He said: "I wonder what is meant by that, either by the people who put them up or who read them. I suspect that they think of being reliable, honest, hard-working, chaste and so forth.

"Whereas the biblical word for righteousness has a very particular meaning. It's not the blind goddess on the Old Bailey giving out even-handed justice for all: it means that there is a built-in bias toppling over in favour of those at a disadvantage.

"It's the living God with His eyes open, seeing a needy group and coming to the rescue. It's no good thinking that God will

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B• ig city bishop Continued from Page 3

somehow. bless our country, whatever that means: economic growth doesn't follow from what I see in the Bible.

"There needs to be a built-in bias, a positive discrimination, and the disadvantaged should he put first." David Sheppard is a Bishop who leads rather than rules but his charisma lies in his openness and immediate warmth which is at Once engaging and challenging.

When I suggested to him that one of the big differences between himself and his Catholic counterpart was that he had a wife and Archbishop Warlock hadn't, and asked him what the disadvantages were, he laughed with clear delight.

But he did not do so to put me off. He wanted to say that there were many situations in his diocese which needed unmarried clergy, and that celibate clergy had an availability and freedom that perhaps he didn't have. "But I feel marriage has made me face up to a lot of things about myself and about God which 1 wouldn't have faced otherwise.

"For example, my wife went through a very tough nervous illness soon after we were married and I recall that the last time I played cricket, a master who had known me well at school was watching. I was out for nothing, and he came over and we sat and talked.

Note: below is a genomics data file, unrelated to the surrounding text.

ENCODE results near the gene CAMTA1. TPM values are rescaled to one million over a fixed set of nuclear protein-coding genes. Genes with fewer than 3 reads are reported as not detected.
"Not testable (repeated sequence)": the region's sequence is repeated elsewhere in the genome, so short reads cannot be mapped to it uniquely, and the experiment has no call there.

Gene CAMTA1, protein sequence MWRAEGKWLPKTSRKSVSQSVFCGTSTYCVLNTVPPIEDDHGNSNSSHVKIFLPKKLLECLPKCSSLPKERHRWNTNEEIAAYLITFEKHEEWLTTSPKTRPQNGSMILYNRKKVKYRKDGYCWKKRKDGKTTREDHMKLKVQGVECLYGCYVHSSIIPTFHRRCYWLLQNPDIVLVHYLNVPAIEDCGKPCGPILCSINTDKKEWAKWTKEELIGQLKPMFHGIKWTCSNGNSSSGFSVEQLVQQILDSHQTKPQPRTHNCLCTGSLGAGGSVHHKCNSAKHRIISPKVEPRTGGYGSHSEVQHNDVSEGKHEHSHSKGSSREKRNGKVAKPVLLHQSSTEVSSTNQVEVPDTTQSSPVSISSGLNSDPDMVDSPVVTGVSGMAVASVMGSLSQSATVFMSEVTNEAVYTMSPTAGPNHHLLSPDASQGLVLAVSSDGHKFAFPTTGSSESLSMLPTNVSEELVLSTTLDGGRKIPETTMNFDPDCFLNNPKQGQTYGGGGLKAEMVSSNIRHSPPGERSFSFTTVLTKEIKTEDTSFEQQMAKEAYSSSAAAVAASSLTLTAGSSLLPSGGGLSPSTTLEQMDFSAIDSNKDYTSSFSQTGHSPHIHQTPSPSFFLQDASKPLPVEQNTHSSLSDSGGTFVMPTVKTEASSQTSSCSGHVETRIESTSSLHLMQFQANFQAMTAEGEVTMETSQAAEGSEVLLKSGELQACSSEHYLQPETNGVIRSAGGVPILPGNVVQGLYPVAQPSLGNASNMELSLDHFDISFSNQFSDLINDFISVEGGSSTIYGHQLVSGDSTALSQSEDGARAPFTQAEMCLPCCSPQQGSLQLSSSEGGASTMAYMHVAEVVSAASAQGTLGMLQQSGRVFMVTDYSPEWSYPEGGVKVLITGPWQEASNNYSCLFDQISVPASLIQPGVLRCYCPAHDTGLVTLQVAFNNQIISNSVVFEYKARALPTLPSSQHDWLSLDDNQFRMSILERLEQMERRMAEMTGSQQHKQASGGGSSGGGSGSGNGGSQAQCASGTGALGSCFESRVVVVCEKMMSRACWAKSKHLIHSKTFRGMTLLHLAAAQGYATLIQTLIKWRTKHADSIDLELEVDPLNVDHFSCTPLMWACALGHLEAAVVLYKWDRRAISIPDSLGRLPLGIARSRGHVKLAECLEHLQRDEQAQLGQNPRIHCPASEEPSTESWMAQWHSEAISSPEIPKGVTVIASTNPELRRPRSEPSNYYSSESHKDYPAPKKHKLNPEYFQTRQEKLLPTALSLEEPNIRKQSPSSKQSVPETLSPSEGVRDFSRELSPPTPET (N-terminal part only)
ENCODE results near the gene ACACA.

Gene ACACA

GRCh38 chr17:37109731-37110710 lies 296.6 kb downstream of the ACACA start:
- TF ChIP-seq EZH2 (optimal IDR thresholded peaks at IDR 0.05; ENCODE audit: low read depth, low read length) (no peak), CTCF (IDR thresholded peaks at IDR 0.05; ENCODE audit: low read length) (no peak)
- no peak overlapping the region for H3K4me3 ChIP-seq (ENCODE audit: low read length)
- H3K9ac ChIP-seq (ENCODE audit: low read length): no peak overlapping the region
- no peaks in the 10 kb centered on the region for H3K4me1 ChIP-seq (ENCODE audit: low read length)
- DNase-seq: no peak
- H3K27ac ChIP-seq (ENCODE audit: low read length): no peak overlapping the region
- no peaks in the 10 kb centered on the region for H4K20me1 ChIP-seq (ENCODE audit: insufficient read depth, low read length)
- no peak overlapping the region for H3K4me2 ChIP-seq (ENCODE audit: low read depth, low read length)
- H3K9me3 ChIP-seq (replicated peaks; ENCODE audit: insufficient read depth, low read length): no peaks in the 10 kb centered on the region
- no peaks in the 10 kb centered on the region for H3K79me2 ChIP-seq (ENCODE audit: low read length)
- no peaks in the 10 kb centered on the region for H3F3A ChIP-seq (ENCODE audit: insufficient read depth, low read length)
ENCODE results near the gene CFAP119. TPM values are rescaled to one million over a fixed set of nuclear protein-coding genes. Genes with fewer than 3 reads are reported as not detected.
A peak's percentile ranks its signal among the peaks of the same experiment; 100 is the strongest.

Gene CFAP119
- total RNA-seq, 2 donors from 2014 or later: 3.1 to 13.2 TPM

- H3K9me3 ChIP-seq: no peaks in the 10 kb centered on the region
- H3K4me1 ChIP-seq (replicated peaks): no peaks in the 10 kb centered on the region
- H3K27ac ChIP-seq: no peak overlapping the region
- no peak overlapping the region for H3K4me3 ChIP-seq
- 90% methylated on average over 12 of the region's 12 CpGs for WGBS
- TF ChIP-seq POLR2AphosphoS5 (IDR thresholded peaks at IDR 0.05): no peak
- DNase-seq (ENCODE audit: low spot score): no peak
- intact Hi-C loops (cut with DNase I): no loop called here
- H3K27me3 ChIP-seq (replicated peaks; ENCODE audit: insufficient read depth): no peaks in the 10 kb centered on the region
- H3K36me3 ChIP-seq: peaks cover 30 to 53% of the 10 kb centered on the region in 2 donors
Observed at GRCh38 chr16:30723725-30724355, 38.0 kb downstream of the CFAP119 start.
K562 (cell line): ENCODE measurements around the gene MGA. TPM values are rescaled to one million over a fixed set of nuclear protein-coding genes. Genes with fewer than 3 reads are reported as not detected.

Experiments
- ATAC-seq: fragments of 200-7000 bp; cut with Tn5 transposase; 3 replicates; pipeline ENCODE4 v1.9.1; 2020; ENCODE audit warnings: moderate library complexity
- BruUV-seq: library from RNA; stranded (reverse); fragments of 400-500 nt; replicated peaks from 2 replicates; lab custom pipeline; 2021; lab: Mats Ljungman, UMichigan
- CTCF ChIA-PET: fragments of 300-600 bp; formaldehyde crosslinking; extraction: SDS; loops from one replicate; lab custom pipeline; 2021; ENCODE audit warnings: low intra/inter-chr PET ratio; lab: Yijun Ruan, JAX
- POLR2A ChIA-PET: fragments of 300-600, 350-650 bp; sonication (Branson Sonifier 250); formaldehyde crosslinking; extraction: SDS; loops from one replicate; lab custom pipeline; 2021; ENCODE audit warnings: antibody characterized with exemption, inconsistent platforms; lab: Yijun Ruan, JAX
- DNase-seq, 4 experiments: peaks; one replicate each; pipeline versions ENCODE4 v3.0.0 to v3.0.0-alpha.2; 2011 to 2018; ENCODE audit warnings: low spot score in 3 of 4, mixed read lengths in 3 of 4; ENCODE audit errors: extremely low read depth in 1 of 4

"I told him that I thought my wife, Grace, was a much more sensitive person than I was and that I was a bit thick-skinned. He said very quickly: 'You weren't as a boy'.

"He opened a little window on myself and I realised that I had been a very sensitive boy and then had learned to cope with boarding school and being successful in sport and becoming an Army officer and being an international sportsman and that there had been an overlay of coping.

"Grace's illness not only made me aware of what was happening in her but made me uncover whole parts of me. i owe much to those years and to the partnership that grew up between us then.

"I learnt about having to communicate with somebody else at quite a deep level about the sort of things that one is afraid of or ashamed of.

"It's helped me to understand a great deal of what Christian Salvation is all about. It doesn't protect you or keep you going through life calmly and serenely, but you find that Christ is experiencing the suffering with you.

"That's the level at which my marriage has meant something to my ministry."

1 left Bishop David Sheppard with the feeling that with his and Archbishop Warlock's appointments in Liverpool, though the wicket may be cutting up, you couldn't ask for a finer partnership at this stage of the game.